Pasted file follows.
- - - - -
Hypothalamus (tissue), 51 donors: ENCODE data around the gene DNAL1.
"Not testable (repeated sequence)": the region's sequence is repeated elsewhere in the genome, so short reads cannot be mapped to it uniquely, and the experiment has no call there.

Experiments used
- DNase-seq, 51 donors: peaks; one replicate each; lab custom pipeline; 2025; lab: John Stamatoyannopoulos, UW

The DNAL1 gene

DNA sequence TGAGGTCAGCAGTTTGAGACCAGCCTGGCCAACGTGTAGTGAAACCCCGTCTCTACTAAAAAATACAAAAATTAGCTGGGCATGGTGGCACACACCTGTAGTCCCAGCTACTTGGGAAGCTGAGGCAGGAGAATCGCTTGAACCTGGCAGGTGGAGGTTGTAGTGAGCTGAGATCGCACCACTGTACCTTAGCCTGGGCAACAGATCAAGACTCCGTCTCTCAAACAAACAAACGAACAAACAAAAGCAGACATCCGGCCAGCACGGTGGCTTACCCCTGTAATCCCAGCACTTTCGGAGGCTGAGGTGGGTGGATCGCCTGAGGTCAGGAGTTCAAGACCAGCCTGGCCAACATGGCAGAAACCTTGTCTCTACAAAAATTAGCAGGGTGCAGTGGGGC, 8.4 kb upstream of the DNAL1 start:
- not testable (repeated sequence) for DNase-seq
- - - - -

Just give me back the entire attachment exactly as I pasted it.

Hypothalamus (tissue), 51 donors: ENCODE data around the gene DNAL1.
"Not testable (repeated sequence)": the region's sequence is repeated elsewhere in the genome, so short reads cannot be mapped to it uniquely, and the experiment has no call there.

Experiments used
- DNase-seq, 51 donors: peaks; one replicate each; lab custom pipeline; 2025; lab: John Stamatoyannopoulos, UW

The DNAL1 gene

DNA sequence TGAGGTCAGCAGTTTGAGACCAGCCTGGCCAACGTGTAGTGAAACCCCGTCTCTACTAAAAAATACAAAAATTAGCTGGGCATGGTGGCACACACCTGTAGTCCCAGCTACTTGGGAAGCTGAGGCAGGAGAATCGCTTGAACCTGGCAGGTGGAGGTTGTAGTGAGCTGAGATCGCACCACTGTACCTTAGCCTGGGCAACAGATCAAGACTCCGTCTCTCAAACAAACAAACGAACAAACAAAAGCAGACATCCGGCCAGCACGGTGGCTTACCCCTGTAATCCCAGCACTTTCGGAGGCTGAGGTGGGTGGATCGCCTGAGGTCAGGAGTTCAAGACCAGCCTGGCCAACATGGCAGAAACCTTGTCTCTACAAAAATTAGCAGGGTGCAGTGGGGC, 8.4 kb upstream of the DNAL1 start:
- not testable (repeated sequence) for DNase-seq